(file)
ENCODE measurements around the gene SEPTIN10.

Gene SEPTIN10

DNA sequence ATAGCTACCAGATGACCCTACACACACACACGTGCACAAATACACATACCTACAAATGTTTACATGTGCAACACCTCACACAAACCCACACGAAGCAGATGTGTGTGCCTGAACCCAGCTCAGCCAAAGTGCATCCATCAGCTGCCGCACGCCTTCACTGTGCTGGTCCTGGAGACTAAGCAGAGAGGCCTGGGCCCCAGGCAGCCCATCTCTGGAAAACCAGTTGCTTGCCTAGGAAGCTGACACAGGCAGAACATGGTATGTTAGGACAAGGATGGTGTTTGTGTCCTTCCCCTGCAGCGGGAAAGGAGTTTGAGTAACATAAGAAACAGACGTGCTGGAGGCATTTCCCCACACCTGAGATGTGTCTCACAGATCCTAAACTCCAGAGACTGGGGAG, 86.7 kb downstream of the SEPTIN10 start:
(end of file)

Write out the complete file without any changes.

ENCODE measurements around the gene SEPTIN10.

Gene SEPTIN10

DNA sequence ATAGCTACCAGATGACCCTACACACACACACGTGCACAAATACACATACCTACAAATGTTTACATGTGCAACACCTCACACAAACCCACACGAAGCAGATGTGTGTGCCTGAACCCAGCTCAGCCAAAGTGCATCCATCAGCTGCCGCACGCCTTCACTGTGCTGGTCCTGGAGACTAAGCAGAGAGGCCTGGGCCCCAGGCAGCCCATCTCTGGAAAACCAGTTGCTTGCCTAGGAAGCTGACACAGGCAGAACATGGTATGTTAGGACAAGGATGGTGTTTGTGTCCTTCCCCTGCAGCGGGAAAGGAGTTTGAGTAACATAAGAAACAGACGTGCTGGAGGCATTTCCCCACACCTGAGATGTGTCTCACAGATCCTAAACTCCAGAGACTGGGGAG, 86.7 kb downstream of the SEPTIN10 start: